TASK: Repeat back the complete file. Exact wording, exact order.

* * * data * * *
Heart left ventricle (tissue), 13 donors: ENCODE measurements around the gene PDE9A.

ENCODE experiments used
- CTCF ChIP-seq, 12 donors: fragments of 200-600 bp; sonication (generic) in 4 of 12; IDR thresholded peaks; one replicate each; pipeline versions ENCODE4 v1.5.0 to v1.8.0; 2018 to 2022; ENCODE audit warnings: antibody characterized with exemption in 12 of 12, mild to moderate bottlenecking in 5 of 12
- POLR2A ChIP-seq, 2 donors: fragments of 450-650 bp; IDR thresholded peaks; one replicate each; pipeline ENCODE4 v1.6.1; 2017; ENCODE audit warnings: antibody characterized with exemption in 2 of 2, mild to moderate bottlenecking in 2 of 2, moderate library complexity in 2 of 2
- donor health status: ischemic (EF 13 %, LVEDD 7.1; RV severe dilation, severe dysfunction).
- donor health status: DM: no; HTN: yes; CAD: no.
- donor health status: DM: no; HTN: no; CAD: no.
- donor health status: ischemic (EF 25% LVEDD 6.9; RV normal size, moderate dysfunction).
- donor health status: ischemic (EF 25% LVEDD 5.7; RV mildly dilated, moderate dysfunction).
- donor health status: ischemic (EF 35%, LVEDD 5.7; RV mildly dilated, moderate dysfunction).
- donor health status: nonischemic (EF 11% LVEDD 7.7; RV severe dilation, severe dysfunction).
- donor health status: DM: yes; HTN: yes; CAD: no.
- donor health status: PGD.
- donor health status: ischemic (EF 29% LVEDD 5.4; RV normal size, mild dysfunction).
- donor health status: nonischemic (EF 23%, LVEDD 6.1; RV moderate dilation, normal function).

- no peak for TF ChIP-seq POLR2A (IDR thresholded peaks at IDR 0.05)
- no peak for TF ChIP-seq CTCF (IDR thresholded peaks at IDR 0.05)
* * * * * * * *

Heart left ventricle (tissue), 13 donors: ENCODE measurements around the gene PDE9A.

ENCODE experiments used
- CTCF ChIP-seq, 12 donors: fragments of 200-600 bp; sonication (generic) in 4 of 12; IDR thresholded peaks; one replicate each; pipeline versions ENCODE4 v1.5.0 to v1.8.0; 2018 to 2022; ENCODE audit warnings: antibody characterized with exemption in 12 of 12, mild to moderate bottlenecking in 5 of 12
- POLR2A ChIP-seq, 2 donors: fragments of 450-650 bp; IDR thresholded peaks; one replicate each; pipeline ENCODE4 v1.6.1; 2017; ENCODE audit warnings: antibody characterized with exemption in 2 of 2, mild to moderate bottlenecking in 2 of 2, moderate library complexity in 2 of 2
- donor health status: ischemic (EF 13 %, LVEDD 7.1; RV severe dilation, severe dysfunction).
- donor health status: DM: no; HTN: yes; CAD: no.
- donor health status: DM: no; HTN: no; CAD: no.
- donor health status: ischemic (EF 25% LVEDD 6.9; RV normal size, moderate dysfunction).
- donor health status: ischemic (EF 25% LVEDD 5.7; RV mildly dilated, moderate dysfunction).
- donor health status: ischemic (EF 35%, LVEDD 5.7; RV mildly dilated, moderate dysfunction).
- donor health status: nonischemic (EF 11% LVEDD 7.7; RV severe dilation, severe dysfunction).
- donor health status: DM: yes; HTN: yes; CAD: no.
- donor health status: PGD.
- donor health status: ischemic (EF 29% LVEDD 5.4; RV normal size, mild dysfunction).
- donor health status: nonischemic (EF 23%, LVEDD 6.1; RV moderate dilation, normal function).

- no peak for TF ChIP-seq POLR2A (IDR thresholded peaks at IDR 0.05)
- no peak for TF ChIP-seq CTCF (IDR thresholded peaks at IDR 0.05)